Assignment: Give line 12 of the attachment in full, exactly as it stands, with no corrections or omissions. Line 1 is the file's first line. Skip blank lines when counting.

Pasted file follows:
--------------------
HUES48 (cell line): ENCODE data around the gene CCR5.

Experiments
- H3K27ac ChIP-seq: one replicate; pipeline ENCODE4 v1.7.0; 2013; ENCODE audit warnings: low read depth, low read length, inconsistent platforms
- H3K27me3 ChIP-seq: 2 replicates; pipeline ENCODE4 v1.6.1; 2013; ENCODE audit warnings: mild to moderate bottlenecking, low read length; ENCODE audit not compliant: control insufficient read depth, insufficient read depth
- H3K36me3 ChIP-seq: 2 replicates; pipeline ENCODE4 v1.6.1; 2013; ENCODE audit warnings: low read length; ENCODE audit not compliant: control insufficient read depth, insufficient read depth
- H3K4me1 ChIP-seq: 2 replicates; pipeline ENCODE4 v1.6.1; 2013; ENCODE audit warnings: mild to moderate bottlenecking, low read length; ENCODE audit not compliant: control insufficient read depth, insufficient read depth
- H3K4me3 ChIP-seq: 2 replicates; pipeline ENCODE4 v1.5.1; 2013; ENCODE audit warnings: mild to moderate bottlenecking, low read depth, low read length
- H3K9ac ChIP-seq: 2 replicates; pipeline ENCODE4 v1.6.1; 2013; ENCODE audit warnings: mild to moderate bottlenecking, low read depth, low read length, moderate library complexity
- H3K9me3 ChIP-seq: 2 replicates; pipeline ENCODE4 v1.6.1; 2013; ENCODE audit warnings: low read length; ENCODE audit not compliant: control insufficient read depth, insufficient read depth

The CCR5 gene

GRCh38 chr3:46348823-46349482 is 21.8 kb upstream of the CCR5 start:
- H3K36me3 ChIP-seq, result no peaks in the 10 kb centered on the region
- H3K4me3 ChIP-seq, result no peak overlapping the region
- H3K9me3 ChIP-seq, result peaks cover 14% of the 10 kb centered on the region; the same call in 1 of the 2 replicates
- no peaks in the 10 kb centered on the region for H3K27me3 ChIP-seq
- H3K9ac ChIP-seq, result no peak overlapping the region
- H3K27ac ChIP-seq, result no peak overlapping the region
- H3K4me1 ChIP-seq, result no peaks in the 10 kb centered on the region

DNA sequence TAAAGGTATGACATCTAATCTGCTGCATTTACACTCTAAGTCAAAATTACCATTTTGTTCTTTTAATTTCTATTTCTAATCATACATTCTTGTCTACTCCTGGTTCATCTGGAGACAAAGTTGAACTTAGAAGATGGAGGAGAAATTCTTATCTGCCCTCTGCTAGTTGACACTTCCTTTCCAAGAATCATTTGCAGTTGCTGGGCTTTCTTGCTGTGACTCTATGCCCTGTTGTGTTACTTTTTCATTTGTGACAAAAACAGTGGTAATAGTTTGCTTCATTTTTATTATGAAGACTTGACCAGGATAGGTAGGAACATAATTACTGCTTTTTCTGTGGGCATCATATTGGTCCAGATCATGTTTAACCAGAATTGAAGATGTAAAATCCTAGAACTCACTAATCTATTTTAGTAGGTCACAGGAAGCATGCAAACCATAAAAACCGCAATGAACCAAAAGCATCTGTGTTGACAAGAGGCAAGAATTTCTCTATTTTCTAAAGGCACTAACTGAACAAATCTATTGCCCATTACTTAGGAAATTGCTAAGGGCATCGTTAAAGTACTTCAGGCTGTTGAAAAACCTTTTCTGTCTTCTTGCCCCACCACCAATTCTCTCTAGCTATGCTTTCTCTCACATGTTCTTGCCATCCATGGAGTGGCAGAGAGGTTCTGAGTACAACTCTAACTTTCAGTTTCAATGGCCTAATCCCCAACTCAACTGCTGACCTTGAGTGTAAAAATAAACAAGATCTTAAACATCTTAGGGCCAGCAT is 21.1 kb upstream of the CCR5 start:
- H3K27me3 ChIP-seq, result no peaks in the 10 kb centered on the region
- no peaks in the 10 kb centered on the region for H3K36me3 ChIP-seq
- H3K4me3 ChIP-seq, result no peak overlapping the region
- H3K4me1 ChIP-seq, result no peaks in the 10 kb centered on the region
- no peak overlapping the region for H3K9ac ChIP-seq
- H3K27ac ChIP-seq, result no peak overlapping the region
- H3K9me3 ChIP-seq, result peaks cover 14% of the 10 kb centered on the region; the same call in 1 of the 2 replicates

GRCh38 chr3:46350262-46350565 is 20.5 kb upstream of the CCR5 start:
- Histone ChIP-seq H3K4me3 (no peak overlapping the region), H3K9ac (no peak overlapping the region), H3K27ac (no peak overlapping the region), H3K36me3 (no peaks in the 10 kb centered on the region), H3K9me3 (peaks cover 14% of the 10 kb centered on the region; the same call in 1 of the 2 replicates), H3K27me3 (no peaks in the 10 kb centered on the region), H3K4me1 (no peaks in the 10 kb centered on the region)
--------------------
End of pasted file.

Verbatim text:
- H3K36me3 ChIP-seq, result no peaks in the 10 kb centered on the region